Tissue samples are often submitted to the lab with the sample ID ‘s of “good” and “bad”, and sometime the tissue test data results are very similar. The dry weather this year has increased the appearance of these samples. Sometimes the “bad” sample will have higher nutrient concentrations than the “good” sample.
It is advisable in tough growing conditions to take both a “good” and “bad” sample. In some cases, the samples should be labeled “bad” and “really bad”. Even the better appearing plants may be struggling and result in low tissue test values, just not as low as the poor appearing plants.
Tissue testing lab methods are a complete acid digestion of the plant materials. The concentration is the relative amount of a given nutrient within a defined volume of plant biomass. Changing either the total amount of nutrient in the plant or changing the overall volume of plant biomass will impact the results.
The impact of nutrient uptake and plant size on tissue test results when comparing two samples.
If nutrient availability in the soil is not limiting, there is no reason to expect the tissue test data between a “good” and “bad” sample to be significantly different. If a plant is limited by physical or environmental factors leading to reduced plant growth, the biomass volume of the impacted plant will be less. Equally decreased nutrient uptake by the impacted plant will lead to a less total nutrient in the plant tissue tested. Often the decrease in plant biomass is correlated to the relative decrease in nutrient uptake. This leads to a very similar sample nutrient concentration. If the plant biomass is severely impacted while nutrient uptake continues, the impacted plant could result in elevated nutrient levels. Notes and pictures taken at the time of sampling can be very valuable in interpreting plant tissue data.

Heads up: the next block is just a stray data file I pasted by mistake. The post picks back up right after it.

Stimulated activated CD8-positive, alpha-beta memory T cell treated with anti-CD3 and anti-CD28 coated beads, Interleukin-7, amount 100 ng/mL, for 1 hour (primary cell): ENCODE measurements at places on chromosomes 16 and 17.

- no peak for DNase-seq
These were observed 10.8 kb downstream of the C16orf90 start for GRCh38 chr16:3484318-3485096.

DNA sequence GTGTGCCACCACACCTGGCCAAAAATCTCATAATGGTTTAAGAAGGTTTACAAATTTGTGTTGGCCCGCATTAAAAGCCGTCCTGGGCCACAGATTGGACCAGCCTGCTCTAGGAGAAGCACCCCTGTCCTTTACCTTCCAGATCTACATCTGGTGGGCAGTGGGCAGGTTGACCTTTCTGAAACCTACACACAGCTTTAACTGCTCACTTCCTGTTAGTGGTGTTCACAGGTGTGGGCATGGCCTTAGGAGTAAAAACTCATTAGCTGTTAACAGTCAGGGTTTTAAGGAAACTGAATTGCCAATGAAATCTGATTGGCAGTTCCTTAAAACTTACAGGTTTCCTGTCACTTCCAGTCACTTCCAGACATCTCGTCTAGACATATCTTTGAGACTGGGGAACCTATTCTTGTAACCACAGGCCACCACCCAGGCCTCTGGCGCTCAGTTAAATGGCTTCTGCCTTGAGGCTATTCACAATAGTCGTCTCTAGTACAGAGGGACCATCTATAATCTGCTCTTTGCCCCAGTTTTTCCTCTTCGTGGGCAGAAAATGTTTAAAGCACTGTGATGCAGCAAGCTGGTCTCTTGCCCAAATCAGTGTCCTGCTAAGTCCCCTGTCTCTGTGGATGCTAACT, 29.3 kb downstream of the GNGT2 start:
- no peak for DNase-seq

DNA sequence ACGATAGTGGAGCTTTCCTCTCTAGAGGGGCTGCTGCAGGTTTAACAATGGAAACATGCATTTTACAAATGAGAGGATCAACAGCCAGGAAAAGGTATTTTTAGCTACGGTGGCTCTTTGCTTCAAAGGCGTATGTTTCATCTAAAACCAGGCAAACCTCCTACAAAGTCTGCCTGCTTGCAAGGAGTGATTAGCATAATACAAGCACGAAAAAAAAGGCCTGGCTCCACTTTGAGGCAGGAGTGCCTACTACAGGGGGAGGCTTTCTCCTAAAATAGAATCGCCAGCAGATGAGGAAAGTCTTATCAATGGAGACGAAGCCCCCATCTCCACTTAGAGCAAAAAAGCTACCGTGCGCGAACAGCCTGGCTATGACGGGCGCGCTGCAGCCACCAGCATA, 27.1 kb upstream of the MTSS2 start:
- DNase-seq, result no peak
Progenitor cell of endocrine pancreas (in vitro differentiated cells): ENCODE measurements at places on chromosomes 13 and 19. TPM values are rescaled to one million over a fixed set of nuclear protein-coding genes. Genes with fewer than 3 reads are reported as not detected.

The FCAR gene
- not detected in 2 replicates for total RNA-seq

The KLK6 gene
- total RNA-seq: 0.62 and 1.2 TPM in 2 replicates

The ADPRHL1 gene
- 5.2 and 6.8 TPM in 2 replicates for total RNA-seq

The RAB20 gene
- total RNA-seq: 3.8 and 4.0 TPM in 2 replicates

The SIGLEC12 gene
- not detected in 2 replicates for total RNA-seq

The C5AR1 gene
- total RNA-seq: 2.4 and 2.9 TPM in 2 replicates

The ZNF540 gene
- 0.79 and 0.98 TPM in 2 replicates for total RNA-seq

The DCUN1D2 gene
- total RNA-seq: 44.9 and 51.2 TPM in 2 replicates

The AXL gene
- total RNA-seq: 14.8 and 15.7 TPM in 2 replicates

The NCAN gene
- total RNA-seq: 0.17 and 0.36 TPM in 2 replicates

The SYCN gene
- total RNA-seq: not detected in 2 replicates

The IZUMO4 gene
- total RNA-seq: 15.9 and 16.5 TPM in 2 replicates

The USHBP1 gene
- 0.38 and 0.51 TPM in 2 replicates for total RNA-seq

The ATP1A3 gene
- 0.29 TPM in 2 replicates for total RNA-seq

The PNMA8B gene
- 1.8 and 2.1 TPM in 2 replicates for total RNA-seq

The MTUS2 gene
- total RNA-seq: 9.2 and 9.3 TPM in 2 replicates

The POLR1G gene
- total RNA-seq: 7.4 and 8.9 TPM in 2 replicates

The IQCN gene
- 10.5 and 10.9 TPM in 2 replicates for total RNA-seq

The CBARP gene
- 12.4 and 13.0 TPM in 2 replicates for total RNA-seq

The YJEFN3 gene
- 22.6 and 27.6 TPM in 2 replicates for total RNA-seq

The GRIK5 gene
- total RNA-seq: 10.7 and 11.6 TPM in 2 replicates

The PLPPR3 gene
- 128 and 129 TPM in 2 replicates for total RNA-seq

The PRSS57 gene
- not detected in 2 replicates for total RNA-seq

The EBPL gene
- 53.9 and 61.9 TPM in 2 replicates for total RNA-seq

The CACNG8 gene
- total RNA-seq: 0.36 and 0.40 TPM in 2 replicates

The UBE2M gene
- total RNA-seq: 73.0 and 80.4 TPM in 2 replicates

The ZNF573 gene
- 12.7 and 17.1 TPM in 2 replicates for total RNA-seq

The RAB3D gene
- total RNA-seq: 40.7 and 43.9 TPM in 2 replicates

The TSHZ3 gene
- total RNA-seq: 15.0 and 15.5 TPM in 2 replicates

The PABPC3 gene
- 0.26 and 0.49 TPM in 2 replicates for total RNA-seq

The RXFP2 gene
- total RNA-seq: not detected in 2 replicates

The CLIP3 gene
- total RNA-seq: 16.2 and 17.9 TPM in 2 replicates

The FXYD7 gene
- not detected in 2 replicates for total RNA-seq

When a nutrient deficiency is occurring, it normally only impacts one or possibly two nutrients. When all or several of the nutrients are shifted, then external forces like lack of water limiting mass flow uptake of nutrient or soil compaction reducing root mass may be the cause. This is why taking a soil test close to the sampling location of the tissue test is very helpful. If the tissue test is low and the soil test is low, there is a lack of supply. If the tissue test is low and the soil test is good, then there is a lack of access.
Getting a tissue test report back from the lab showing that both the “good” sample and “bad” sample have adequate nutrient concentrations to support plant growth does not mean the tissue test did not tell you anything. It means the issue affecting the growth of the “bad” sample is most likely not directly related to specific nutrient deficiency. Contact your ALG agronomy representative for support using plant tissue data in diagnosis situations.